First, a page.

As reported many times in the News, there’s a worker shortage across many sectors in the Goulburn Valley, but less understood is the part the parallel housing crisis is playing in that shortfall.
Greater Shepparton Secondary College executive principal Barbara O’Brien recently said a teacher shortage being experienced across the sector was being exacerbated by the shortage of housing in the city.
A resurgence in COVID-19 and the emergence of this season’s influenza has hit teacher availability at the college, but Ms O’Brien said teacher retention was already a challenge for the school, partly due to a lack of affordable housing.
“Housing is an issue,” Ms O’Brien said.
“Last year we employed a young graduate, who came up, and the only residence he could find was a caravan and in the end it just wasn’t sustainable for him and he left and he went back to Melbourne.
“Currently the pre-service teachers are being housed by La Trobe Uni. They’ve got a residence so they’re all together and they’re actually having a wow of a time.
“They’re all together and they’re all talking at night about their experience of what’s happening, but if we want them to come here, that number of teachers to come here, how we support them in housing is going to be very problematic.”
The Regional Institute of Australia’s second report on regional housing across the nation — the Building The Good Life report — sheds light on the impact a lack of housing has on worker retention.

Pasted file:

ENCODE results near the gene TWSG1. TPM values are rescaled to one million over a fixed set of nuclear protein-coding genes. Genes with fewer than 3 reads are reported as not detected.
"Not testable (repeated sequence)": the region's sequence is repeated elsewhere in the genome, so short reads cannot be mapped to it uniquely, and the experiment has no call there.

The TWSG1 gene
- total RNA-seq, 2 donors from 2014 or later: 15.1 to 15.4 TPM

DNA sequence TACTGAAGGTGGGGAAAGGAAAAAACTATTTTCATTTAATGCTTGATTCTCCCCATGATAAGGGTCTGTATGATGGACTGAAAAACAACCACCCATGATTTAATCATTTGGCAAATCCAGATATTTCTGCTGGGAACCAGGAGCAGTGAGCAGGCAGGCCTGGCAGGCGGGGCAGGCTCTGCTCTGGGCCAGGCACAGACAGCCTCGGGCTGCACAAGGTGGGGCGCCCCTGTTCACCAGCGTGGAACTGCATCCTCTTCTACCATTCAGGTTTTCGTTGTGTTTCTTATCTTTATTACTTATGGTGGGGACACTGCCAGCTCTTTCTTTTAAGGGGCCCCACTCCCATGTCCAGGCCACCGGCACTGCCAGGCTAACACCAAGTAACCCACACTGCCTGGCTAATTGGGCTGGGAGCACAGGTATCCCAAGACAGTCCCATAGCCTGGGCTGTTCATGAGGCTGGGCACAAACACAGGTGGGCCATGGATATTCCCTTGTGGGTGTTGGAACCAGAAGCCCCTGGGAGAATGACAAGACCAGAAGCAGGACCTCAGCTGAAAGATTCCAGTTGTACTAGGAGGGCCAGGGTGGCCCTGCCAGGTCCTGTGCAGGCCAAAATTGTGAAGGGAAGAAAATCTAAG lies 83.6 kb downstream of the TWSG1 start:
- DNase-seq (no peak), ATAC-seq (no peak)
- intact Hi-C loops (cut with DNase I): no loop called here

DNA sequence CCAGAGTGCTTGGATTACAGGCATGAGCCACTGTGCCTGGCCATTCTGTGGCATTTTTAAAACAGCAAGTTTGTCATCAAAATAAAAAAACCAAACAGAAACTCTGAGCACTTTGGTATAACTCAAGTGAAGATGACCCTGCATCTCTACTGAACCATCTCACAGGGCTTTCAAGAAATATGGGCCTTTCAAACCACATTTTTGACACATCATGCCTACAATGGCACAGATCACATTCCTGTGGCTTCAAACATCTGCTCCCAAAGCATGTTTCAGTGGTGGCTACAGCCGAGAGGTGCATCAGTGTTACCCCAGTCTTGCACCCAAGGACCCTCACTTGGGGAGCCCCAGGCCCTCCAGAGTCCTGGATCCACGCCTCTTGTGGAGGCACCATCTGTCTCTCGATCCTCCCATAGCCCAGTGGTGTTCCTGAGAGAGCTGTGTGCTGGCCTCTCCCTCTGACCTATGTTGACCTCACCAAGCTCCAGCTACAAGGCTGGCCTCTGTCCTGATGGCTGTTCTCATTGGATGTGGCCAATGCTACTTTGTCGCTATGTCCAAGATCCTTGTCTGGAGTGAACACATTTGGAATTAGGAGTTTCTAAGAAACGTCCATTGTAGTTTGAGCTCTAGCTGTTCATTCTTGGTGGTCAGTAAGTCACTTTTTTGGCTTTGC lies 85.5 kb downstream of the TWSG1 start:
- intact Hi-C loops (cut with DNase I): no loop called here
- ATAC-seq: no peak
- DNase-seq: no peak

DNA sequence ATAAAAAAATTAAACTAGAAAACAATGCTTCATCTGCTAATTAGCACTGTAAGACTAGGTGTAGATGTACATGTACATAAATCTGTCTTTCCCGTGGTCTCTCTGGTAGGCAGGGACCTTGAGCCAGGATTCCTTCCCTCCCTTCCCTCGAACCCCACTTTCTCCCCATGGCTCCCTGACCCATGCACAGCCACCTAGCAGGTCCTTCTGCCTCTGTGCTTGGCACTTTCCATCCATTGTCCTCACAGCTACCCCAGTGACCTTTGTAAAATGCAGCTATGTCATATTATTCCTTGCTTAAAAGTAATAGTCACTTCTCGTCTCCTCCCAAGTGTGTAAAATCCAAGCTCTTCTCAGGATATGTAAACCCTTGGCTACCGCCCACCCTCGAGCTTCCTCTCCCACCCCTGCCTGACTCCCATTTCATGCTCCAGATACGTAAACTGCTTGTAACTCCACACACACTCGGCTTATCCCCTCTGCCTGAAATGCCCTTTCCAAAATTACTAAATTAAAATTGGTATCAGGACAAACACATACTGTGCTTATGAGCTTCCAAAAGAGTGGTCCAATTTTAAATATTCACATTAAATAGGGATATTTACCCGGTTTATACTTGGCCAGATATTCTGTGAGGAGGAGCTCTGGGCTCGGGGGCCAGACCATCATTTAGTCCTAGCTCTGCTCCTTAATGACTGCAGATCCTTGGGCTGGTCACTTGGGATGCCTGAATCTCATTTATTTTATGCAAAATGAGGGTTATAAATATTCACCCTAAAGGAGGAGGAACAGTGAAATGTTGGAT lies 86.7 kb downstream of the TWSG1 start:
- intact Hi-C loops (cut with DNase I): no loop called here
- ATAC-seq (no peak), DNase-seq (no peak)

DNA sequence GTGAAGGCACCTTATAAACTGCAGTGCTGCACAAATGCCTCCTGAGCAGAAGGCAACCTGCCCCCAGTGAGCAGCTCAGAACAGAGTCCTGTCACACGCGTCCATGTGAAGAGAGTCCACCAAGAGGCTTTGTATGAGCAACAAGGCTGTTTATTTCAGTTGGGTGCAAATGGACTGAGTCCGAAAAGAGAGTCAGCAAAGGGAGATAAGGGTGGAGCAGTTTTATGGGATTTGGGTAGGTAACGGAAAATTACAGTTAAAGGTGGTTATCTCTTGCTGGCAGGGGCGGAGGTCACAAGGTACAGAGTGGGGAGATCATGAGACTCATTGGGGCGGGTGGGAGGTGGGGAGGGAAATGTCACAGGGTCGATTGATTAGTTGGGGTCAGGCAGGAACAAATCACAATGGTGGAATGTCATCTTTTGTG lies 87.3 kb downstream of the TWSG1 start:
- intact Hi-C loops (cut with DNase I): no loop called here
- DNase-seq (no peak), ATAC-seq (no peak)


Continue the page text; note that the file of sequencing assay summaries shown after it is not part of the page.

The report gathers data from 396 local government areas, including those across the Goulburn Valley and southern NSW, and makes clear that building rates have not been keeping up with demand.
Chief economist with the institute Dr Kim Houghton said in recent times job vacancy rates across regional Australia had been higher than during the mining boom and he had heard of businesses having to take action such as buying motels to ensure their workers had somewhere to live.
“So one of the challenges employers are having is that they’ve got jobs going, but the employees are telling them they haven’t got anywhere to stay,” he said.
“Places as diverse as Boulia in western Queensland or Ballarat (in Victoria), in both of those places, probably one of the biggest gaps is one- and two-bedroom apartments. This is a problem for regional cities.
“In more remote parts of Victoria, not just in Shepparton, there are these gaps in the market.”
Dr Houghton said that was impacting on home seekers at both ends of the spectrum — young professionals wanting to move into the regions and older people in larger houses wanting to downsize.
“The outcome is, we’re not getting enough of that medium density housing,” he said.
A shortage of tradesmen and women, supply chain delays and planning requirements mean solving the housing stock issue will take time, but Dr Hougton believes some measures could ease the pressure.
“There is better quality kit home and relocatable homes that need to be considered,” he said.
“I think it’s probably one of the few levers we have to do something quickly.”
The Building The Good Life report classified each of the Berrigan, Campaspe and Moira shires, as well as the Benalla Rural and Greater Shepparton city councils as “stable” housing markets. That puts them in the largest cluster identified in the report.
The stable cluster included 157 local government areas of mostly mid-sized agricultural centres with average populations of 23,240 residents.
According to the report, those LGAs have the lowest average incomes in the analysis, but the highest income growth rates in recent years.
Their local housing markets are characterised by median housing costing $337,242 with low rents of $308 per week, low vacancy rates (1.5 per cent) and a low proportion of renter-occupied dwellings (17 per cent).